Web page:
hDYou have indicated a few pilot projects in a session which would use FLOW3 already. What kind of projects are they?

RL: One is a large company in Germany. The customer database is maintained via various end points (websites, web services). FLOW3 is here the central point of the customer database and provides as middleware all the systems with the necessary information. For another well known corporation there is supposed to be another project based on FLOW3 – this is what I actually expected, that it's the rather large projects that use FLOW3 first because they need a lot of code of their own and less content management in the beginning.

hDAlso because they know topics like Dependency Injection from their Java environment?

RL: Yes. There are indeed a lot of Java developers who now work in companies where they program in PHP – because they simply wanted to make something cool. On the other hand they are looking for something of which they feel that it makes sense regarding architecture, etc. They think it's very nice, right.

hDWhich is also interesting, because you often enough hear on the topic of architecture that PHP is a bit creepy, we'd better use Java or C#.

RL: I think so. In San Francisco I had this experience with Jez Humble of ThoughtWorks ( – he works with a lot of my idols such as Martin Fowler and others who have built the whole story with Agile. He had looked at FLOW3 and said that it was indeed some pretty transparent and meaningful code – and still PHP.

hDFLOW3 is still very much in development – how do the projects that already use it respond to changes in the code base?

RL: I would say we have certainly four or five times rewritten the entire code and the API has changed surprisingly little. Especially because there are so few contact points between the actual code that you develop – for example the domain models, they have zero dependencies on the system; perhaps a few annotations, but no classes from the system are used directly – that we were able to keep the basic conventions and that way the changes were not bad at all.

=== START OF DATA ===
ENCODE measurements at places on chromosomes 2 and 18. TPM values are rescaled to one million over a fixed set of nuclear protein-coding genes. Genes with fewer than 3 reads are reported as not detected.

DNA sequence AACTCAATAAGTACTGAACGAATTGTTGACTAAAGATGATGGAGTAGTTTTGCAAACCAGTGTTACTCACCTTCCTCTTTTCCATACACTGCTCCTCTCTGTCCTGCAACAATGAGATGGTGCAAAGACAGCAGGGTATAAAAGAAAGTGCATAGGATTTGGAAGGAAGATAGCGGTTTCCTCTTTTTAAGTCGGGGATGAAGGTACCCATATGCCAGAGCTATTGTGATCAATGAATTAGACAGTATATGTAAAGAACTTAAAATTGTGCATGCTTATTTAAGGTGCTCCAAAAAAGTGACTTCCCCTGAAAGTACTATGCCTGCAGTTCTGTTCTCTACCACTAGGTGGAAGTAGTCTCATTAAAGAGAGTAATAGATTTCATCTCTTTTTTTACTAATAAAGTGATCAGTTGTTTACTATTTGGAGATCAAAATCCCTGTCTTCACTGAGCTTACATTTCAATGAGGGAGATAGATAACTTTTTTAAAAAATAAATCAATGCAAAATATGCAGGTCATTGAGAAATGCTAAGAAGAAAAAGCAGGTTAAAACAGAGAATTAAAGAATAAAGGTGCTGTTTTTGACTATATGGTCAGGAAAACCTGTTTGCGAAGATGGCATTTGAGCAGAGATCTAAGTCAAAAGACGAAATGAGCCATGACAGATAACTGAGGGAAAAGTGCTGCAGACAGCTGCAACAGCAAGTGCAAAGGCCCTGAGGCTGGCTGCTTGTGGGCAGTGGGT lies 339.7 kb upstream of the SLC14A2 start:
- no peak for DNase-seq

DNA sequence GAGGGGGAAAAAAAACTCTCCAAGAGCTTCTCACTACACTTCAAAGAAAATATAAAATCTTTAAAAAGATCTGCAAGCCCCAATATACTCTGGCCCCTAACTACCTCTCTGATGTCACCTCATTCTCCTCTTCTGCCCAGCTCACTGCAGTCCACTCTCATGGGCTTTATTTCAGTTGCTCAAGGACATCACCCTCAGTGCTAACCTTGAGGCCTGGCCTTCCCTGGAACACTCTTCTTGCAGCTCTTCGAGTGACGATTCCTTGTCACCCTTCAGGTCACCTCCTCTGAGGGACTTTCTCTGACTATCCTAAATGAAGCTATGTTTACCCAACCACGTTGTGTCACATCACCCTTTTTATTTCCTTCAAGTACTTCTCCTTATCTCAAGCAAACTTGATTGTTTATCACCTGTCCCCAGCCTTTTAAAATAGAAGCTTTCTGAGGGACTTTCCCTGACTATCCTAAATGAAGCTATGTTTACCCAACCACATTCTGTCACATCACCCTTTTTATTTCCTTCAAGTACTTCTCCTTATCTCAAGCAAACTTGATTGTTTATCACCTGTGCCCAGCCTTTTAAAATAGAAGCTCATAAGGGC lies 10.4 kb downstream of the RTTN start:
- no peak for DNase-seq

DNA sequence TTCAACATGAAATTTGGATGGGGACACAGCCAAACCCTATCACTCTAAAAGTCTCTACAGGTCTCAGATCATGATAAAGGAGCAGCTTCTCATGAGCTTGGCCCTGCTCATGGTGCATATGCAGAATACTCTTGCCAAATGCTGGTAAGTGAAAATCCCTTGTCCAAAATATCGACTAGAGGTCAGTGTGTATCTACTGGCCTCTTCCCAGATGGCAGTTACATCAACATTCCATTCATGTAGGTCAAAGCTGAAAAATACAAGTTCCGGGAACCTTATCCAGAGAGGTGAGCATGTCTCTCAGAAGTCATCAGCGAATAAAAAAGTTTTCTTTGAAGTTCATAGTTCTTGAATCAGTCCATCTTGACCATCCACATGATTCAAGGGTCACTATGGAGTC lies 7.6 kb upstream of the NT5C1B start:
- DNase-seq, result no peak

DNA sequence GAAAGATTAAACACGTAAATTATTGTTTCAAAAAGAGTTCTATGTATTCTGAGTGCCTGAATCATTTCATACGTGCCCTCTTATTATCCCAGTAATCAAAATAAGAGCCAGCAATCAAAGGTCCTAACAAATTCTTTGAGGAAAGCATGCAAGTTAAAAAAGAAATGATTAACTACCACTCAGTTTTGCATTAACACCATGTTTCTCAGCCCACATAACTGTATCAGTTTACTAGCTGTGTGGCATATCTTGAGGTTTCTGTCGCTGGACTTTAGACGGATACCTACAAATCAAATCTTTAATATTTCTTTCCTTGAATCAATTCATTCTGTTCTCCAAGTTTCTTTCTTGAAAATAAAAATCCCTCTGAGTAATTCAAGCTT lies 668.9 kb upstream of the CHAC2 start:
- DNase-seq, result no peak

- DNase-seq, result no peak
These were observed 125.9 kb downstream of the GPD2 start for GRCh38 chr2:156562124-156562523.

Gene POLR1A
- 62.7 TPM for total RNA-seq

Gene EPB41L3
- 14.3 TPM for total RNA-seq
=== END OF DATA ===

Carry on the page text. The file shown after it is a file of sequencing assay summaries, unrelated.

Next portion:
For the future we do plan to also make changes to the API. That's a possibility you need to have. We want to communicate it well and always provide the appropriate migration tools that analyse your code and and modify the client code in a controlled way.

hDCan you already imagine what you provide later on after FLOW3 1.0 is released?

RL: Sure, a lot. Priorities for versions 1.1 and 1.2, that is already fixed, are generally first performance and secondly the Package Repository – a bit like the Extension Repository for TYPO3, our market place for extensions. It's very important that there will be one for FLOW3 too. Localization is already finished for about 90 percent but the complete concept is still missing because localization influences a lot of aspects – you want to translate objects, labels, but also URLs, etc. – that's why we want to have the concept ready before we present it.

hDWhere do the ideas come from, where does the development come from for you?

RL: The basic ideas are actually not from the related agency, more the requirements. It was important in this regard to find a couple of people with whom you can discuss this well. Share the feeling, we had to build the architecture in a bit more professional way and implement certain patterns.

hDHow many people are involved?

RL: In the TYPO3 Phoenix Team we have about 14 persons, with FLOW3 there are about eleven developers who actively work on the framework and then there is circle of early adapters.

hDWhom should we keep an eye on to stay up-to-date with FLOW3?

RL: We have in the team each a bit of a specialisation, one is responsible for security, one for routing, etc. For the launch of version 1.0 we will make the website once again, then there are Core Team members with a Twitter account and more. Other than that – sure, you must follow them all. In principle there is a FLOW3 IRC channel (#flow3 on where we can all be found and help answering questions, a mailing list and so on.

hDFLOW3 could start a real hype, in the beginning...

RL: I think so too. I would be very happy too when it starts slowly and then takes off. What we probably could not handle would be a huge hype. Take for example symfony 2, the had last month about 50 committers – I'm not sure if that helps. It's great to have a lot of people, but I wouldn't wish that at the beginning. If necessary we already have the experience with TYPO3 how it works with a lot of developers, if need be it would work.